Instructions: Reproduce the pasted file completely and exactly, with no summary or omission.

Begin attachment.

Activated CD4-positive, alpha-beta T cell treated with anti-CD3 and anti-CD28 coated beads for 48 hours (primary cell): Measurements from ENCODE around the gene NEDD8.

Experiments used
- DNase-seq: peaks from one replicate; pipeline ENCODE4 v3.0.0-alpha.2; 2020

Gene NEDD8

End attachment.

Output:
Activated CD4-positive, alpha-beta T cell treated with anti-CD3 and anti-CD28 coated beads for 48 hours (primary cell): Measurements from ENCODE around the gene NEDD8.

Experiments used
- DNase-seq: peaks from one replicate; pipeline ENCODE4 v3.0.0-alpha.2; 2020

Gene NEDD8